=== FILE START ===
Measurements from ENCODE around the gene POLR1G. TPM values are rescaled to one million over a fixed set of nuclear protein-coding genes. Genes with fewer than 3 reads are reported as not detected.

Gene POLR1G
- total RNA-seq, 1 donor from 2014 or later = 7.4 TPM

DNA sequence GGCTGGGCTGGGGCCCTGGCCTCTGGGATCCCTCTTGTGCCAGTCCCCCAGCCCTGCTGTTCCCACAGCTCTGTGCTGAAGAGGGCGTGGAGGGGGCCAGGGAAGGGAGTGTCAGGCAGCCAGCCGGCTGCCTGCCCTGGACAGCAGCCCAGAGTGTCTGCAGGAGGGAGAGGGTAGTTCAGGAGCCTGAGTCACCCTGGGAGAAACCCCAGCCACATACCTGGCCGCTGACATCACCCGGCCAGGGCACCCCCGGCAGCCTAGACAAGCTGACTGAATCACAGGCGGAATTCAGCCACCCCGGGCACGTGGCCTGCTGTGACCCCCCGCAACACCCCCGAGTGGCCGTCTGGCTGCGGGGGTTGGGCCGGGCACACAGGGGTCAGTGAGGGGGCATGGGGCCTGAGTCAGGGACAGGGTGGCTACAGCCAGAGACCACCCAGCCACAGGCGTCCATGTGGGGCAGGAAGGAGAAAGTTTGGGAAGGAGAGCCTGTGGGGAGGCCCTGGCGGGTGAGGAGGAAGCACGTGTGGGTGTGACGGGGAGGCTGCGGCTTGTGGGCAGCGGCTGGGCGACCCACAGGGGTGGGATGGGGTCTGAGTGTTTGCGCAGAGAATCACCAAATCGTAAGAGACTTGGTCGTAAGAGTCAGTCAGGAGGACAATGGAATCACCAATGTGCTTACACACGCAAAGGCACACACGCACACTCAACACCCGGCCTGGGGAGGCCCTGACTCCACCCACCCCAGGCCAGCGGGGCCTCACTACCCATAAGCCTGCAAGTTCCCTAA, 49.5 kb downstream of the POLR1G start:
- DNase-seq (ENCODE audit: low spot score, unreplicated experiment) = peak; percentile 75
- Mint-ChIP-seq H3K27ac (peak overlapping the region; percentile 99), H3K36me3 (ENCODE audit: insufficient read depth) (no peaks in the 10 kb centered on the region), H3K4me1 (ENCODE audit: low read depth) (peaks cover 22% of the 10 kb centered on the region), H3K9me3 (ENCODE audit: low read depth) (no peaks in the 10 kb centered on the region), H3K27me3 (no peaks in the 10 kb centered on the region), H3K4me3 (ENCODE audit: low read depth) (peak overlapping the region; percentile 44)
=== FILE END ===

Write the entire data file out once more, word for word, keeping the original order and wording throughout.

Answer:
Measurements from ENCODE around the gene POLR1G. TPM values are rescaled to one million over a fixed set of nuclear protein-coding genes. Genes with fewer than 3 reads are reported as not detected.

Gene POLR1G
- total RNA-seq, 1 donor from 2014 or later = 7.4 TPM

DNA sequence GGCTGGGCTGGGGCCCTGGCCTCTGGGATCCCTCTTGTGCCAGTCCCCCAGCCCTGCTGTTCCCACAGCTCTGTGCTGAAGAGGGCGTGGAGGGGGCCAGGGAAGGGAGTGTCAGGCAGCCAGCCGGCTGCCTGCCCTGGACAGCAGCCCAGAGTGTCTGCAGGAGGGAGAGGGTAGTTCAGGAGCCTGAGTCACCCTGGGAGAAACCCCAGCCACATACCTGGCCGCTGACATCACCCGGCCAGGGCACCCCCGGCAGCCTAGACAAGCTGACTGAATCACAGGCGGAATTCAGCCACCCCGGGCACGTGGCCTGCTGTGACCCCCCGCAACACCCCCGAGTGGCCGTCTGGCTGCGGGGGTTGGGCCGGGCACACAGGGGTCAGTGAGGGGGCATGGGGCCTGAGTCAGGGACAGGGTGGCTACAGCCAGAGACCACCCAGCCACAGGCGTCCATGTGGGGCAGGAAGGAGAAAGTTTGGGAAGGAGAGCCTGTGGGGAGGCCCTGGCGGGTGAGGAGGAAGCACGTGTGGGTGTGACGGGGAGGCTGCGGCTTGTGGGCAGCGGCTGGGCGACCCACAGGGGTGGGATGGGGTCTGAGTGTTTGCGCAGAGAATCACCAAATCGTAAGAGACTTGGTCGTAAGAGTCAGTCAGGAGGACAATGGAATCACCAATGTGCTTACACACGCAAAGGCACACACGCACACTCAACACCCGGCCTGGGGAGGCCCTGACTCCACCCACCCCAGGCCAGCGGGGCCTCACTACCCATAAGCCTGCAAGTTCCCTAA, 49.5 kb downstream of the POLR1G start:
- DNase-seq (ENCODE audit: low spot score, unreplicated experiment) = peak; percentile 75
- Mint-ChIP-seq H3K27ac (peak overlapping the region; percentile 99), H3K36me3 (ENCODE audit: insufficient read depth) (no peaks in the 10 kb centered on the region), H3K4me1 (ENCODE audit: low read depth) (peaks cover 22% of the 10 kb centered on the region), H3K9me3 (ENCODE audit: low read depth) (no peaks in the 10 kb centered on the region), H3K27me3 (no peaks in the 10 kb centered on the region), H3K4me3 (ENCODE audit: low read depth) (peak overlapping the region; percentile 44)